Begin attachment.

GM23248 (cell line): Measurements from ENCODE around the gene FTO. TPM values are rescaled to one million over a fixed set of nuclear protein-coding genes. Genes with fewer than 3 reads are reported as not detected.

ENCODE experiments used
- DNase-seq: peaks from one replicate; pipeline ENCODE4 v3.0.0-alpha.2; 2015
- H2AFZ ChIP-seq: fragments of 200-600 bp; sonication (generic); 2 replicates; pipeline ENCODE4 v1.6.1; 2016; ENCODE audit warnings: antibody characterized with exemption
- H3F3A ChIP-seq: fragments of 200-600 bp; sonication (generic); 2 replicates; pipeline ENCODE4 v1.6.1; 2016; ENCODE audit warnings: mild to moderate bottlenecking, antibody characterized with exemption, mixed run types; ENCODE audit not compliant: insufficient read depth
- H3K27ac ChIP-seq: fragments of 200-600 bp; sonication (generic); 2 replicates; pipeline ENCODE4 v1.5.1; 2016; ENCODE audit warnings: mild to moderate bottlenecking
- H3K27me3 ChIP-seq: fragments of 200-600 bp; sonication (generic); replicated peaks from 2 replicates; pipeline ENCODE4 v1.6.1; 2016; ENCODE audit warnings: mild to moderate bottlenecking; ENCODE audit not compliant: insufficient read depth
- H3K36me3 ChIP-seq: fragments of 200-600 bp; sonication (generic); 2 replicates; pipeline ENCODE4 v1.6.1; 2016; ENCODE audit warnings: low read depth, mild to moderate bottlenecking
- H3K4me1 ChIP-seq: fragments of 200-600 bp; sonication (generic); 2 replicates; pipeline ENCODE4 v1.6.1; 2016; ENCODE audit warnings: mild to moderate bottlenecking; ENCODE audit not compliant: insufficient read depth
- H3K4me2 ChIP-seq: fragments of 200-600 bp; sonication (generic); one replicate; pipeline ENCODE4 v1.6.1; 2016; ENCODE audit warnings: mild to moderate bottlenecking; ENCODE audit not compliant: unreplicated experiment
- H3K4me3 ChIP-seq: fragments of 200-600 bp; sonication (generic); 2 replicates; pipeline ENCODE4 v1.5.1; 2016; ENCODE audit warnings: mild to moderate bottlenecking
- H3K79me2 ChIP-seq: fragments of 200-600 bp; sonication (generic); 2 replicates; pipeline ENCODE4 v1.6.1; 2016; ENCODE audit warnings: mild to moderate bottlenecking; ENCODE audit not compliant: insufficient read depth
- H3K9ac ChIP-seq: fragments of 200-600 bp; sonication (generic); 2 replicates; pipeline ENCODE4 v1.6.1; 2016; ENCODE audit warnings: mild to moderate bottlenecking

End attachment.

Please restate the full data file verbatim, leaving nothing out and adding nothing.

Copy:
GM23248 (cell line): Measurements from ENCODE around the gene FTO. TPM values are rescaled to one million over a fixed set of nuclear protein-coding genes. Genes with fewer than 3 reads are reported as not detected.

ENCODE experiments used
- DNase-seq: peaks from one replicate; pipeline ENCODE4 v3.0.0-alpha.2; 2015
- H2AFZ ChIP-seq: fragments of 200-600 bp; sonication (generic); 2 replicates; pipeline ENCODE4 v1.6.1; 2016; ENCODE audit warnings: antibody characterized with exemption
- H3F3A ChIP-seq: fragments of 200-600 bp; sonication (generic); 2 replicates; pipeline ENCODE4 v1.6.1; 2016; ENCODE audit warnings: mild to moderate bottlenecking, antibody characterized with exemption, mixed run types; ENCODE audit not compliant: insufficient read depth
- H3K27ac ChIP-seq: fragments of 200-600 bp; sonication (generic); 2 replicates; pipeline ENCODE4 v1.5.1; 2016; ENCODE audit warnings: mild to moderate bottlenecking
- H3K27me3 ChIP-seq: fragments of 200-600 bp; sonication (generic); replicated peaks from 2 replicates; pipeline ENCODE4 v1.6.1; 2016; ENCODE audit warnings: mild to moderate bottlenecking; ENCODE audit not compliant: insufficient read depth
- H3K36me3 ChIP-seq: fragments of 200-600 bp; sonication (generic); 2 replicates; pipeline ENCODE4 v1.6.1; 2016; ENCODE audit warnings: low read depth, mild to moderate bottlenecking
- H3K4me1 ChIP-seq: fragments of 200-600 bp; sonication (generic); 2 replicates; pipeline ENCODE4 v1.6.1; 2016; ENCODE audit warnings: mild to moderate bottlenecking; ENCODE audit not compliant: insufficient read depth
- H3K4me2 ChIP-seq: fragments of 200-600 bp; sonication (generic); one replicate; pipeline ENCODE4 v1.6.1; 2016; ENCODE audit warnings: mild to moderate bottlenecking; ENCODE audit not compliant: unreplicated experiment
- H3K4me3 ChIP-seq: fragments of 200-600 bp; sonication (generic); 2 replicates; pipeline ENCODE4 v1.5.1; 2016; ENCODE audit warnings: mild to moderate bottlenecking
- H3K79me2 ChIP-seq: fragments of 200-600 bp; sonication (generic); 2 replicates; pipeline ENCODE4 v1.6.1; 2016; ENCODE audit warnings: mild to moderate bottlenecking; ENCODE audit not compliant: insufficient read depth
- H3K9ac ChIP-seq: fragments of 200-600 bp; sonication (generic); 2 replicates; pipeline ENCODE4 v1.6.1; 2016; ENCODE audit warnings: mild to moderate bottlenecking